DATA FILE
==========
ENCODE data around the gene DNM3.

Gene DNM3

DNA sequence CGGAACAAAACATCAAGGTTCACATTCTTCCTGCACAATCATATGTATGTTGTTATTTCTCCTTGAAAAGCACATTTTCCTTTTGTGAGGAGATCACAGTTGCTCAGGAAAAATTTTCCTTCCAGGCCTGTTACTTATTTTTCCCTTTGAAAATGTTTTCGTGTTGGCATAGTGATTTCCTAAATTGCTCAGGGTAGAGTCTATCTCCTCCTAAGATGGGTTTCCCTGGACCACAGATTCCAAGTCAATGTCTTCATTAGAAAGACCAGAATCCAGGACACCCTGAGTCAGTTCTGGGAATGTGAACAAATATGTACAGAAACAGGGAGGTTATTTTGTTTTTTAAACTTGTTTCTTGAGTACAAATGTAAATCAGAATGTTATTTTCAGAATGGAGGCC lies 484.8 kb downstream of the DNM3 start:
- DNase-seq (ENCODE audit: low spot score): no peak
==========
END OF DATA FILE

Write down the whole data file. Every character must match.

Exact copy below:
ENCODE data around the gene DNM3.

Gene DNM3

DNA sequence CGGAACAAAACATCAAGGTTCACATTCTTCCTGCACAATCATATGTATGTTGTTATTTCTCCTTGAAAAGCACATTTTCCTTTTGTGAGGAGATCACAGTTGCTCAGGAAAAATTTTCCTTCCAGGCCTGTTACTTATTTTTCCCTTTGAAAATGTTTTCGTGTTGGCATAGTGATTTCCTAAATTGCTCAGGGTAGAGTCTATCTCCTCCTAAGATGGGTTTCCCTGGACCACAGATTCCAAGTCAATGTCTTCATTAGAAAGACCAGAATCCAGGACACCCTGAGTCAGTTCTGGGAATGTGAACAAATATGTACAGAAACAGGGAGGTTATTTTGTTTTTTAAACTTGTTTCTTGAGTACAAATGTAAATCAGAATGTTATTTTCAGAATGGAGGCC lies 484.8 kb downstream of the DNM3 start:
- DNase-seq (ENCODE audit: low spot score): no peak